Mental health professionals in Columbus attend to local depression issues

COLUMBUS, Ga. (WRBL) – Depression is on the rise nationwide and Columbus is no exception. Representatives from local mental health services reported an increase in local depression and reflected on the impact of the pandemic as well as area-specific concerns.

“We’ve seen local rates increasing just like national rates,” said Denise Wade McLeod, COO of New Horizons Behavioral Health. She explained that while local depression rates appear to be following this trend, New Horizons has not seen an increase in patients seeking treatment for depression.

She emphasized that depression is a bigger health problem because depression affects people’s functionality and well-being.

McLeod said, “I just want to point out that our mental health matters because without mental health there is no health.”

Depression rates have also worsened as a result of the COVID-19 pandemic, according to Thomas Waynick, CEO of the psychiatric service Pastoral Institute. He explained that children and families were being forced into unprecedented social isolation and quarantine together, affecting sentiment.

A Post-pandemic study stated that 61 percent of young adults in America reported high levels of loneliness, with a similar statistic among mothers with young children at 51 percent. Waynick also said tensions in relationships also increased in his practice.

In addition, the population of Columbus has a minority majority. Results from Gallup Data collection 2023 found that 34.4 percent of black adults and 31.3 percent of Hispanic adults had been diagnosed with depression at some point in their lives, compared to 29 percent of white adults.

“Depression rates [are]…higher among women, among almost all minorities, including the LGBT community,” Waynick said.

He outlined how economic strains during the pandemic could help people struggling with social issues that disproportionately impact minority communities, such as Food insecurity, anxiety and depression are more common.

Less time on site during COVID also meant more time online. According to Waynick, children today suffer from depression and engage in self-harm behavior at younger ages than ever before. Part of this, he said, is due to social media, which exposes children to the “trouble of life” at a much younger age and could also leave them vulnerable to online harassment.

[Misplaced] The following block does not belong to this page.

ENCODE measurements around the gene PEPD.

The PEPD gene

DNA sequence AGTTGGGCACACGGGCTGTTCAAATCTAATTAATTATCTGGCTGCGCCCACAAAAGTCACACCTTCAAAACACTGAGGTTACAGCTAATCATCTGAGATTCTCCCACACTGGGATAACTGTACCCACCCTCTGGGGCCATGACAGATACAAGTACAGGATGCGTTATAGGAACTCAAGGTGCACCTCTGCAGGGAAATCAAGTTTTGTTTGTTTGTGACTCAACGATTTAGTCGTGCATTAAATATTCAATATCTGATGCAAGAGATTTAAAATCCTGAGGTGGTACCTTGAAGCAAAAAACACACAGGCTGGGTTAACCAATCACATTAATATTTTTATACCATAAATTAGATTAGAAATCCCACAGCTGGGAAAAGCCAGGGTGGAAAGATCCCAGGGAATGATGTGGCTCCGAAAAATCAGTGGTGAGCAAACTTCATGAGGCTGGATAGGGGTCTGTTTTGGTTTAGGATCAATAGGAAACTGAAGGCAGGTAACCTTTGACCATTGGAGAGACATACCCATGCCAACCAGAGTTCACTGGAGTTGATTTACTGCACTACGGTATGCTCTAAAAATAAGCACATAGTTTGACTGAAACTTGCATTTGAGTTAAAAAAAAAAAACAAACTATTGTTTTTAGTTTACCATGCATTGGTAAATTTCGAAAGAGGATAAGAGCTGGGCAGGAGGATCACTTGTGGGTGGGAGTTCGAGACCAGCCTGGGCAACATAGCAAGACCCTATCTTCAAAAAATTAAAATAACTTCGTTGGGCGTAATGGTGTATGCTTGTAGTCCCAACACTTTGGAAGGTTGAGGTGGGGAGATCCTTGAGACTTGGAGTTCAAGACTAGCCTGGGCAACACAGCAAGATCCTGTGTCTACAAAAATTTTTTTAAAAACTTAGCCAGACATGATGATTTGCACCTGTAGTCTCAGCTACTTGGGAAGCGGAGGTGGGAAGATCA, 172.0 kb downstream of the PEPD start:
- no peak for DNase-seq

The CEO said his practice has seen children as young as four years old self-injure or engage in other self-injurious behaviors.

According to the American Psychological AssociationAbout 1.3% of children between the ages of 5 and 10 show self-injurious behavior, with a significant increase depending on the level of anxiety or chronic psychological stress.

He said: “In my generation, if someone bullied you, you could run home and shut the door of your house; You can actually be bullied 24/7 these days because of cellphones and computers.”

With many military members, veterans, and their families residing in Columbus due to its proximity to the newly named Fort Moore (formerly Fort Benning), Waynick says there is an additional need for mental health services.

“We have a population that has experienced the horrors of war and the trauma of war, and so some of them are going to need help processing those things,” said Waynick, who ran family counseling at Fort Moore from 2004 to 2009. after serving in Iraq in 2003.

Waynick explained he served as a chaplain for 35 years before retiring from the Army and said the loss and trauma within the military community undoubtedly led to depression.

According to McLeod, a breakup with stakes can also lead to depression. She also pointed out that treating mental illness in the military is sometimes stigmatized, which she says is reflected in society at large.

“I think everyone is at risk of depression,” McLeod said, adding that the pandemic has increased awareness of mental health issues.

She advised those experiencing symptoms such as deep sadness or disinterest in activities they typically enjoy for more than two weeks to seek professional help.

In a crisis situation, McLeod urged people to call Suicide and Crisis Lifelife at 988 or dial GCAL, the state’s crisis number for the state of Georgia.

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